When I called, you answered me (v. 3, NIV).
In the early 1980s, I got my first telephone answering machine. In that era of landlines and no caller ID, the answering machine that captured the caller’s information automatically was such a gift.
But there was another great feature that we all quickly learned to love: it allowed us to screen our calls. This was heady, irritation-avoiding stuff. During a visit with my parents, I made the mistake of extolling the call-screening feature of this device. My mom’s response: “You mean, when I call and the machine picks up, you might actually be there? You might not answer me? What if I have something important to tell you?”
But truly, don’t we often wonder the same about God? When we “call,” does God let it go to voicemail? King David thinks differently: When I called, you answered me. What a gift.
Perhaps the intention of our call makes a difference. Perhaps, like my mother calling me, we call God because we need to convey something important and want assurance that God will respond. But what if God is trying to call us (that’s something important) and we’re letting it go to voicemail?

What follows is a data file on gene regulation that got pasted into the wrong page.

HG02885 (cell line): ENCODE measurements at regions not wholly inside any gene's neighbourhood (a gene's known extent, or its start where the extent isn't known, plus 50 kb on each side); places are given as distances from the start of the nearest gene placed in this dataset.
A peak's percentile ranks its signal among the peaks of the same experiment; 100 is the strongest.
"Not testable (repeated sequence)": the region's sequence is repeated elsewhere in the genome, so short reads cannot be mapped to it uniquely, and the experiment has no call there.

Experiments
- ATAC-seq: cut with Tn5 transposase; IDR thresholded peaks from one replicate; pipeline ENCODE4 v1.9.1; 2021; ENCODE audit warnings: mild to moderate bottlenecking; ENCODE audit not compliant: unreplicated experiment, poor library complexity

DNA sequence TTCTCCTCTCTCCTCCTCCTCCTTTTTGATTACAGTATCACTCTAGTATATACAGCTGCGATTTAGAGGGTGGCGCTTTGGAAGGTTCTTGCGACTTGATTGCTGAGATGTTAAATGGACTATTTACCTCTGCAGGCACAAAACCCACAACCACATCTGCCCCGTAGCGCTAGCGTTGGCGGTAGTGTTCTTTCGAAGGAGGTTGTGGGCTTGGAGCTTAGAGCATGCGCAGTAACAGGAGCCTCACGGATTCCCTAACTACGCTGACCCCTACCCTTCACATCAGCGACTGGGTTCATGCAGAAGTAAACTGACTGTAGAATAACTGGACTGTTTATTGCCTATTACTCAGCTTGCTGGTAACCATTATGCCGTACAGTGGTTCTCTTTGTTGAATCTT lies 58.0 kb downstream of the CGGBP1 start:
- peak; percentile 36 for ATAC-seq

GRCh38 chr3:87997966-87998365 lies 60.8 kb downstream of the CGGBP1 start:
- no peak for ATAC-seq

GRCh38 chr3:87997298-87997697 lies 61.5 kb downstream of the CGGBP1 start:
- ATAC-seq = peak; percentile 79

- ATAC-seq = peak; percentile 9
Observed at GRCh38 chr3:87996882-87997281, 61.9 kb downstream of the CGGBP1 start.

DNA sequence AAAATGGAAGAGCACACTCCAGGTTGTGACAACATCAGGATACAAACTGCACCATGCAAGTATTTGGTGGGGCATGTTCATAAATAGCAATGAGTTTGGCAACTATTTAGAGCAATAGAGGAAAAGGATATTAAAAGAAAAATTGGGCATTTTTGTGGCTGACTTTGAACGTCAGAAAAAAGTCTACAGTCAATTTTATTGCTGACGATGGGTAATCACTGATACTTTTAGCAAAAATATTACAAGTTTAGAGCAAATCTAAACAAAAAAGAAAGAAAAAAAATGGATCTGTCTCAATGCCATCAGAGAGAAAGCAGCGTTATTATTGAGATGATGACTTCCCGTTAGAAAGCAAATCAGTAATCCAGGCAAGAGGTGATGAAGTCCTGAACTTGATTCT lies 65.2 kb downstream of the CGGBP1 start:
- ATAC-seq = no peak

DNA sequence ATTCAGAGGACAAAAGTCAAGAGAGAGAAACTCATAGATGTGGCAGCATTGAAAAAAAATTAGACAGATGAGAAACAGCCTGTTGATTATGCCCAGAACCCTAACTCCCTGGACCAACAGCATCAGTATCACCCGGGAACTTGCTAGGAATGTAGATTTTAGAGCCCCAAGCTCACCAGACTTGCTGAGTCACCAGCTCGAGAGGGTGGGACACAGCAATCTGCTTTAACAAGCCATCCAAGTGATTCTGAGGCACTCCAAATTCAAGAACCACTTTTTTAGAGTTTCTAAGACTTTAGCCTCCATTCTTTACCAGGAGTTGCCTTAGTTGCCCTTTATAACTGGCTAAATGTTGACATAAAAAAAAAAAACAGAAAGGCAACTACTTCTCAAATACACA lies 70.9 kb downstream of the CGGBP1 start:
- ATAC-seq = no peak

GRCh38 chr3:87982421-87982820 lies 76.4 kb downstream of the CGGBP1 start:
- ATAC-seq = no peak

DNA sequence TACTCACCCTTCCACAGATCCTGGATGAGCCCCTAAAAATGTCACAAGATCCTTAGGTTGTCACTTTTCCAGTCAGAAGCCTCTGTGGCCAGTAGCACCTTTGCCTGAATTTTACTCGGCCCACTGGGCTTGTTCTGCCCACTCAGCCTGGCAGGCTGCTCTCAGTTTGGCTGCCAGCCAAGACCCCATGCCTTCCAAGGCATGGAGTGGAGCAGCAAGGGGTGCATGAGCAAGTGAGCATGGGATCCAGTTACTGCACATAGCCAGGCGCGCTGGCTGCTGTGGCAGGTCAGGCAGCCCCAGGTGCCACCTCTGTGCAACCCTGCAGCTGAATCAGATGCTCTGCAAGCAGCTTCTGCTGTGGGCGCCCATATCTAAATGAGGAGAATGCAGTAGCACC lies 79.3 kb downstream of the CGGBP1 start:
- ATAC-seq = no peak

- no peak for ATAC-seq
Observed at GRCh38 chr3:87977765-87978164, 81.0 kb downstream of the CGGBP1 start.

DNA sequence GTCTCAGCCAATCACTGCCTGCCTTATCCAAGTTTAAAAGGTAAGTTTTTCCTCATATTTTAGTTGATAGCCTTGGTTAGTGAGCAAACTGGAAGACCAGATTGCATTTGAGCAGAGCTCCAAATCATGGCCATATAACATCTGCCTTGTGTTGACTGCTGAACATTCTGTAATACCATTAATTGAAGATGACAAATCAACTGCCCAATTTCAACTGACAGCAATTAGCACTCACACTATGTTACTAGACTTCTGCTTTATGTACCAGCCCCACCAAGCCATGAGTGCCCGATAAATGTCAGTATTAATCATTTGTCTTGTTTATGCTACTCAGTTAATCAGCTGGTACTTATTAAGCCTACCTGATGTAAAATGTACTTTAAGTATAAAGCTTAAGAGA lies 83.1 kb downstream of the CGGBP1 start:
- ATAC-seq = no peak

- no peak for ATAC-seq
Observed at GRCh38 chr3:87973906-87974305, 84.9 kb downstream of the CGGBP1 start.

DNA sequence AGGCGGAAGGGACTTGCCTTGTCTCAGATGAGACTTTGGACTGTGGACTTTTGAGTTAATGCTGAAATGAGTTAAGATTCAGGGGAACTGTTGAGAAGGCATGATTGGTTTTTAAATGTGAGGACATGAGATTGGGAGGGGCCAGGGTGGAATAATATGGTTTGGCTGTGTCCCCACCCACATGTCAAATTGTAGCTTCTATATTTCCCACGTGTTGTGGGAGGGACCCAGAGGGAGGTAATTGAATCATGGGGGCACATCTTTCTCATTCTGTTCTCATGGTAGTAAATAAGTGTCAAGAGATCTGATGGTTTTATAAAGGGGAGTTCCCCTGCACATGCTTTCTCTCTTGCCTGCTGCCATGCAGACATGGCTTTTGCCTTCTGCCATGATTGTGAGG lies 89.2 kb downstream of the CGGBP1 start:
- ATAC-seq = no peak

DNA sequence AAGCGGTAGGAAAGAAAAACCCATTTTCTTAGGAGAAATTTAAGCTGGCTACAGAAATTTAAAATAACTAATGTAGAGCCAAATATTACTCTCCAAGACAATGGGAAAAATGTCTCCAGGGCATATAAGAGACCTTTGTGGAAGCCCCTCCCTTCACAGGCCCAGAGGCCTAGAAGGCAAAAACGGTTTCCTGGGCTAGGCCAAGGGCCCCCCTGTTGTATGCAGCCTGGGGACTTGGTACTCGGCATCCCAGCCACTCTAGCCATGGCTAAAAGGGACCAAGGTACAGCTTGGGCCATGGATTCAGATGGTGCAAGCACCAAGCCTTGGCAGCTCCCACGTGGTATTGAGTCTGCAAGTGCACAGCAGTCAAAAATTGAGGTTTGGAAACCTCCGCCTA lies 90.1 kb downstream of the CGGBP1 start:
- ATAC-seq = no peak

At the risk of running out this answering machine metaphor to absurdity, perhaps the imperative here is not about calling and having God answer. Perhaps the imperative here is that we need to take the calls from our family, and friends, and neighbors. Take those calls and listen to what needs to be said. It’s important.
How can I “take the call” more effectively in my life?
God, thanks for never sending my calls to voicemail. Help me have the willingness to do likewise with those who need it. Amen.